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SR. SOLOME NAJJUKA: Sharing an experience of bereavement during the second lockdown

Dr. Sr. Najjuka Solome is a Senior Lecturer at Faculty of Humanities and Social Sciences, Victoria University (PHOTO /Courtesy)

KAMPALA —At the cusp of 2017 at the faculty, we deigned to be innovative by thinking of new courses that would interest a handsome figure of students; we jestingly proposed a course entitled “Dying and Death”. We laughed about it and left it at that, for it sounded palpably absurd then. With a wisdom offered by hindsight I believe we should have gone on ahead; we duly need this course, albeit with a different title – something in the line of thanatology. Can we learn to die, understand death, or teach others to die well? It seems that incipient mortality, though less easy to predict than incipient nativity, is equally a proper matter for preparation and study. Truly, we can never make friends with death. It challenges us beyond words as we experience it in the throes of this pandemic.

There is no experience that forces even the most unphilosophic among us into philosophizing – thinking deeply and trying to figure out what death means and what happens to our loved ones when they cross over. Not that it is entirely irrational to fear death. Whatever we believe is to come after death, the loss of so many of the things that we prize and value must be painful, and since our own death gives grief to others it is natural that we feel sad on their behalf.

It is normal that we grieve and seek help to move from denial through the stages of grief to healthy acceptance – this has been our journey in the last few months and it has been for so many people world over.
About death, it is mostly the sense of someone you know very well fading away into another state you know nothing about…or you do, but only by faith. For it is true that death cannot be experienced by us because it is the cessation of experience… death is not lived through for one to tell its tale! My deepest pain in my recent bereavement was firstly around the powerlessness that you experience in not being able to turn the events around, or even to dally them a little, to hear from your dying relation or friend and to be assured that she feels your closeness, love, support, and prayers; the sense of missing those most phenomenal last words and not knowing what your loved one does feel at that particular point.

In this case, I could not fathom someone I talked to each single day slipping away to a place I had no access to – I abysmally lost! I was so much distraught by the fact that when you are ill, someone else has to make the most important decisions for you and would answer all the pertinent questions on your part. At this point your feelings, wishes, and opinions – the right to be heard all take to flight.
I felt a sense of shame that I could not save our sister and friend. I could not mitigate the agony I knew we were all going through, the agony we associate with dying; a gasping for air, a heaving chest, a stillness of limbs, the sound of machines, the smell of chemicals, the panicking medics around the scene, the silent consultations behind closed doors, and more. Most perplexing to me was also the fact that a mere invisible and invincible creature snatches our loved one away in a gradual process of weakening, sickening, breathlessness and self-surrender, far from everyone who would try to whisper any type of goodbye or consoling words that would help one riding on the last minutes of life – so I think. You love life and you know your loved one treasured life as much, and now s/he has had to let go… without choice, no means to hang on! It is the final journey of faith to all we have lived for; the loving presence of our creator.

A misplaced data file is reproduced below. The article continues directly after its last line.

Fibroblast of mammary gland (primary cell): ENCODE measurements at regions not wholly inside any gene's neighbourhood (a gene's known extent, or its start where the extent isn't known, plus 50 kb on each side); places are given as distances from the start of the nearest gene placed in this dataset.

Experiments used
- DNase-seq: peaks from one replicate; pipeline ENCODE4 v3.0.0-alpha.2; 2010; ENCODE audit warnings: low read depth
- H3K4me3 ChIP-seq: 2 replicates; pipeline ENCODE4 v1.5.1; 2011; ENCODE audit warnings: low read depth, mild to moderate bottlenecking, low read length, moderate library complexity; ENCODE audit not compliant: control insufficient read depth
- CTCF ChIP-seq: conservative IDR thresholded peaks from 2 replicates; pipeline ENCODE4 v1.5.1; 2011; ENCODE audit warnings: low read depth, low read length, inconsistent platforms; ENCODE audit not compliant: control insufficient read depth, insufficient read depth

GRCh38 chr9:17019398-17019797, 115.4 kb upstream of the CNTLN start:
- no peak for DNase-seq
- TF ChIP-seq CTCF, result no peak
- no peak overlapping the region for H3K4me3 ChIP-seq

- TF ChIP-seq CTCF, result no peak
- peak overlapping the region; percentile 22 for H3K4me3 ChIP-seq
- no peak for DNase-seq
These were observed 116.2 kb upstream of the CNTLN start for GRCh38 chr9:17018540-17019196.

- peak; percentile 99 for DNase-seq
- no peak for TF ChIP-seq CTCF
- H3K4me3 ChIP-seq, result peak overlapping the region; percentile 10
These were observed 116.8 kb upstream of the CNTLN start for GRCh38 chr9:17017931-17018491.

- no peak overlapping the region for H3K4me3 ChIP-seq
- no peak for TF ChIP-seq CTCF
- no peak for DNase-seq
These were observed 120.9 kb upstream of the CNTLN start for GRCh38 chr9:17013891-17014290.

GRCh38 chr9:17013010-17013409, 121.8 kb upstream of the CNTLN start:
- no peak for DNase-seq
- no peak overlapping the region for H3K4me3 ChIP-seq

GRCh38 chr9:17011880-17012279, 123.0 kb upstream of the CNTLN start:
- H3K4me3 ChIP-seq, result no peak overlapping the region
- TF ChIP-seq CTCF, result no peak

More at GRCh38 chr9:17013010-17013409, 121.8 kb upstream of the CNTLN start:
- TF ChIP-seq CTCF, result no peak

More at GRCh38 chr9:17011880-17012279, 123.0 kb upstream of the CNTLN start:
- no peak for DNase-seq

On one hand, my experience of loss was partly lined by warm gratuitous feelings towards the medical personnel who displayed high professionalism despite their own fears of contracting COVID 19. I was informed by those that went close to the intensive care unit that the doctors around our patient knew exactly how to keep the human factor aloft in every single procedure they carried out.

They took a moment off to explain and talk to the relatives and caretakers of the patient, even as they preoccupied themselves with the heart rate, pulse, electrocardiogram or pulmonary functions at a delicate pace. Their empathy was saintly. As we mourn and grieve, we are strengthened by our faith and the firm hope that our beloved are at peace and in a better place where we shall find them, as we too are drawn to meet our loving father.

May all our departed sisters and brothers, friends, and parents, rest in his glory. And may all those on the grieving journey find solace and healing in the so many friends always ready to carry us through when we are at our weakest.

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Sr. Solome Najjuka
Faculty of Humanities and Social Sciences
Victoria University
0783539446

 

1 Comment

1 Comment

  1. KIJJE ROBERT

    24/08/2021 at 8:18 AM

    Always inspiring! I can’t wait to appreciate the great wisdom reflected in this piece of writing. Surely “Dying and Death” ought to be a course at every University, for it is a must-experience for every human.

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